Aliasing and the Nyquist Theorem¶

Aliasing can be seen when signals are at the $nf_s \pm f_0$ where $f_s$ is the sampling frequency, and $f_0$ is the frequency in the baseband range, $-f_s/2 < f_0 < f_s/2$ and $n$ is any integer.

In [5]:
import matplotlib.pyplot as plt
import numpy as np
from IPython.display import Latex

N = 10
T = 0.1
f_s = 1/T
T_0 = N*T
f_0 = 3.2  # Harmonic number.
display(Latex('The sampling frequency, $f_s$ in Hz is:'), f_s,)
print('The Nyquist frequency is ', 1/2/T, 'Hz.')
print('The actual signal frequency is ', f_0, 'Hz.')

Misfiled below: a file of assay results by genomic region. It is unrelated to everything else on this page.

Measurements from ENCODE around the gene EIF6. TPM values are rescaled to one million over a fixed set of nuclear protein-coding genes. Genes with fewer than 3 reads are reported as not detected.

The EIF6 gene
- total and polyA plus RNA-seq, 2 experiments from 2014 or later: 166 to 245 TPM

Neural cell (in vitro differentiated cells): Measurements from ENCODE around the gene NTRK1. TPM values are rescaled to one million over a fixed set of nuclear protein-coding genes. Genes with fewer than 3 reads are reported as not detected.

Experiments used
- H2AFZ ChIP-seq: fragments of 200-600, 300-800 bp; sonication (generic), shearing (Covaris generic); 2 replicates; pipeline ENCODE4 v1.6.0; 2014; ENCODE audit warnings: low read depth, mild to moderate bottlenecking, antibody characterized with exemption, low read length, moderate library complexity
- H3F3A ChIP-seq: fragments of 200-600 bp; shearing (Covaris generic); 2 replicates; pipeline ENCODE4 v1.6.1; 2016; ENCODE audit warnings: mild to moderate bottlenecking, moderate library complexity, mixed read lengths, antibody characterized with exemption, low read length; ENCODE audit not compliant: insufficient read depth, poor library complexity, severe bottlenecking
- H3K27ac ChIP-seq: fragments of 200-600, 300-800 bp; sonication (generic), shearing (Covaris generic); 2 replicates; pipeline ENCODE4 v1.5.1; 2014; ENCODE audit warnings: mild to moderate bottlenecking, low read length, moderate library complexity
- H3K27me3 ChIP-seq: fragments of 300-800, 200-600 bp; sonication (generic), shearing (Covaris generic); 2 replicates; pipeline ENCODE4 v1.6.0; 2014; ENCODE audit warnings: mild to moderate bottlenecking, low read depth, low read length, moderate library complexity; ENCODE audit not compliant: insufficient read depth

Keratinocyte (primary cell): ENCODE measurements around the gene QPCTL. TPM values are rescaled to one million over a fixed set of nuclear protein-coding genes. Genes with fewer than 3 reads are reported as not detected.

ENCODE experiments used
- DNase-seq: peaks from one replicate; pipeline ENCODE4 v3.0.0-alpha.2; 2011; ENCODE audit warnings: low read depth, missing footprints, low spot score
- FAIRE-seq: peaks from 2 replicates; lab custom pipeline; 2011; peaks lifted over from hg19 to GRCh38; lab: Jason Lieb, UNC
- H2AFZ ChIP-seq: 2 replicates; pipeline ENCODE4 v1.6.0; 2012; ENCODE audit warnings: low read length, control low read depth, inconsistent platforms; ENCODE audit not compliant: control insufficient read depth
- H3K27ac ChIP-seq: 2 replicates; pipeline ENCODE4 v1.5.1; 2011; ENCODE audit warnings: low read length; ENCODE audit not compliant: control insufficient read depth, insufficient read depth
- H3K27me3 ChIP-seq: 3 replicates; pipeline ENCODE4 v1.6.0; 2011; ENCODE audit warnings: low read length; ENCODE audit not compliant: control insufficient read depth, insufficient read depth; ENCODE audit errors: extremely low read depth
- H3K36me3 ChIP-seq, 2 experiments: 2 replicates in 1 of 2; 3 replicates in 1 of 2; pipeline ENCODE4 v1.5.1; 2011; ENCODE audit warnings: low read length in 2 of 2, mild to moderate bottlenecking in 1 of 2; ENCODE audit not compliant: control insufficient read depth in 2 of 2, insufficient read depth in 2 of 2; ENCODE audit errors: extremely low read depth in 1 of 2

k = np.arange(0,N)
t = np.arange(0, T_0, 0.01*T)
kt = k*T
plt.plot(t, np.cos(2*np.pi*f_0*t), t, np.cos(2*np.pi*(-f_0 + 1/T)*t),
t, np.cos(2*np.pi*(f_0 + 1/T)*t), kt, np.cos(2*np.pi*f_0*kt),'*')
plt.xlabel('t')
plt.title('Aliasing Example')
plt.legend(['Actual Signal', 'First Alias', 'Second Alias', 'Sample Points'])
plt.show()

The sampling frequency, $f_s$ in Hz is:
10.0
The Nyquist frequency is  5.0 Hz.
The actual signal frequency is  3.2 Hz.

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